Critical Pro-Israel Provisions
Contained in Omnibus Bill
Legislation Includes Taylor Force Act
AIPAC applauds Congress for including key provisions to help Israel address critical security challenges in the Fiscal Year 2018 Omnibus Appropriations bill. The bill provides $3.1 billion in overall security assistance to Israel. The bill also includes the Taylor Force Act—bipartisan legislation that would eliminate funding that directly benefits the Palestinian Authority (PA) if it continues its abhorrent practice of paying salaries to terrorists or their families.
For many years, AIPAC has worked to end this PA practice that incentivizes terrorism and sets back the pursuit of peace. Current law requires a reduction of U.S. assistance by an amount equivalent to that paid by the PA, the Palestine Liberation Organization or any affiliated organization to individuals—or the families of those individuals—who have committed acts of terrorism. However, this reprehensible practice continues, necessitating the increased pressure provided by the Taylor Force Act.
The spending bill also contains a total of $705.8 million for U.S.-Israel missile defense cooperation, representing $105 million more than last year’s adopted funding level. These funds would support both research and development for and procurement of the Iron Dome, David’s Sling, Arrow-2 and Arrow-3 cooperative missile defense systems—key programs that help Israel defend its citizens against rockets and missiles and also advance America’s own missile defense capabilities.
In addition, this legislation also contains a total of $47.5 million for critical U.S.-Israel anti-tunnel cooperation. The bill includes an appropriation for the establishment of a U.S.-Israel Center of Excellence in energy and water technologies—the first new appropriation in a decade for a U.S.-Israel non-defense program. It also fully funds the U.S.-Israel BIRD-Energy program and enables it, for the first time, to fund natural gas projects.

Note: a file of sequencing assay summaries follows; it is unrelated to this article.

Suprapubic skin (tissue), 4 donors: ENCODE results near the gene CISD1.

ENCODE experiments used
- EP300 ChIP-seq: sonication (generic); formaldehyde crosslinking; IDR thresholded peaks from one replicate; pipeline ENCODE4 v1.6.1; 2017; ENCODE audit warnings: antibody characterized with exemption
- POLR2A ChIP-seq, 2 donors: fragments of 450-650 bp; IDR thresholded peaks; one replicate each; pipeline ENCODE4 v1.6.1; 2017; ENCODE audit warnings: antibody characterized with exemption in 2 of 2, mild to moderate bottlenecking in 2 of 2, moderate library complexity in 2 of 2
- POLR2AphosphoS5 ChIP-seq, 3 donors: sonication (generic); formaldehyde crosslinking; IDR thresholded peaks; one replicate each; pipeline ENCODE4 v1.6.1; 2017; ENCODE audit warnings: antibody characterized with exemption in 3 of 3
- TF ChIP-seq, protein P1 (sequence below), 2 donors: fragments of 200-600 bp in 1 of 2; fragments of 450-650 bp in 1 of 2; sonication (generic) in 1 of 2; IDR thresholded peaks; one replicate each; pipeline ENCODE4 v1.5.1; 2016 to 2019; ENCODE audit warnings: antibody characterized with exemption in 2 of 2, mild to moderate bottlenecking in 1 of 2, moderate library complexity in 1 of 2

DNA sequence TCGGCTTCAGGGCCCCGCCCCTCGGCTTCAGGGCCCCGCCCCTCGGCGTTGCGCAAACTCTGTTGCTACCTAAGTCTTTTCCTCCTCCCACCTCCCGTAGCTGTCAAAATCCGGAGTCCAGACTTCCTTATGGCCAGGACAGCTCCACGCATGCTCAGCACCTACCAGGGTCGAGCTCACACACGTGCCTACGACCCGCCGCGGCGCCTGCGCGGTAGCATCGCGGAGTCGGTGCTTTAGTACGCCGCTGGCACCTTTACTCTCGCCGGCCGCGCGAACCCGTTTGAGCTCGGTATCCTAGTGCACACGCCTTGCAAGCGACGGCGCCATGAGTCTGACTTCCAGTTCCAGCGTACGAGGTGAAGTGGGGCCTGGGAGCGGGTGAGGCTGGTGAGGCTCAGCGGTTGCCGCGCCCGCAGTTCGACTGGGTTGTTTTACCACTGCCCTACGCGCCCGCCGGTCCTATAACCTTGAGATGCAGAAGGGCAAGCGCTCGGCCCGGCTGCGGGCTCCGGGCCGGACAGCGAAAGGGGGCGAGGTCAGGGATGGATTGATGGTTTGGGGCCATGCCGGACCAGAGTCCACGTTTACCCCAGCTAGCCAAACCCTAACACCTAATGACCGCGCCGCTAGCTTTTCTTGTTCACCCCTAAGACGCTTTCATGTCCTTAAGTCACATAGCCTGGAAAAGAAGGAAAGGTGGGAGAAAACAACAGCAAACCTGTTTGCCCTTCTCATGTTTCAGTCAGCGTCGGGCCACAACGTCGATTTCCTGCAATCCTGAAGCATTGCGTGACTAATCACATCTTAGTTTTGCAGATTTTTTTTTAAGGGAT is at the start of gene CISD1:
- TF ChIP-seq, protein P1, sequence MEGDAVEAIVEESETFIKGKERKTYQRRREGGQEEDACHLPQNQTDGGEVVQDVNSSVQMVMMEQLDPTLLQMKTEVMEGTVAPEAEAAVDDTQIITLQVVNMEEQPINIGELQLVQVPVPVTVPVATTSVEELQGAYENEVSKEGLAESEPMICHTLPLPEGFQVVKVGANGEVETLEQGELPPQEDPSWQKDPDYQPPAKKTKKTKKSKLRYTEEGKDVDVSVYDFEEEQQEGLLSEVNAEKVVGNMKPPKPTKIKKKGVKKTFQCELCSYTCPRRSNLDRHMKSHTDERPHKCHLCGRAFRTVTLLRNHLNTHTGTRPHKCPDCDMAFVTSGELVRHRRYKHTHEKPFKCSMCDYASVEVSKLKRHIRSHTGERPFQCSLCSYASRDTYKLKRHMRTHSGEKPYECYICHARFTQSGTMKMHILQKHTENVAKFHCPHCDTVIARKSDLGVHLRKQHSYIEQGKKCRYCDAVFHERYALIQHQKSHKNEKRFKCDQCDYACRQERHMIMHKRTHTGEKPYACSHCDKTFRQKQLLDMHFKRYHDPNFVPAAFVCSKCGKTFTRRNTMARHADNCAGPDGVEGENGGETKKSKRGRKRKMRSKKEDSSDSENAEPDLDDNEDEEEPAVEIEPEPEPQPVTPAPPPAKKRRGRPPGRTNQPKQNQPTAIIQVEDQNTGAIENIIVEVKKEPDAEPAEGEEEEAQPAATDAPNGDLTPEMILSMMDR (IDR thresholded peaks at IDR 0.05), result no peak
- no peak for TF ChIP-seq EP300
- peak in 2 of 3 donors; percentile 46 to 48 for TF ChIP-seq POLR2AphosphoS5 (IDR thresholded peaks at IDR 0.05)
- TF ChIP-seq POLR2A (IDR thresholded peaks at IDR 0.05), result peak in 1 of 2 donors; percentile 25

In adopting this legislation, AIPAC appreciates the leadership of many members of Congress who had a hand in different parts of the bill, including: Senate Majority Leader Mitch McConnell (R-KY), Senate Democratic Leader Charles Schumer (D-NY), Senate Appropriations Committee Chairman Thad Cochran (R-MS) and Ranking Member Patrick Leahy (D-VT), Senate Foreign Relations Committee Chairman Bob Corker (R-TN) and Ranking Member Robert Menendez (D-NJ), Sen. Lindsey Graham (R-SC), Sen. Dick Durbin (D-IL), House Speaker Paul Ryan (R-WI), House Democratic Leader Nancy Pelosi (D-CA), House Appropriations Committee Chairman Rodney Frelinghuysen (R-NJ) and Ranking Member Nita Lowey (D-NY), House Foreign Affairs Committee Chairman Ed Royce (R-CA) and Ranking Member Eliot Engel (D-NY), Rep. Hal Rogers (R-KY), Rep. Kay Granger (R-TX), Rep. Pete Visclosky (D-IN) and Rep. Doug Lamborn (R-CO).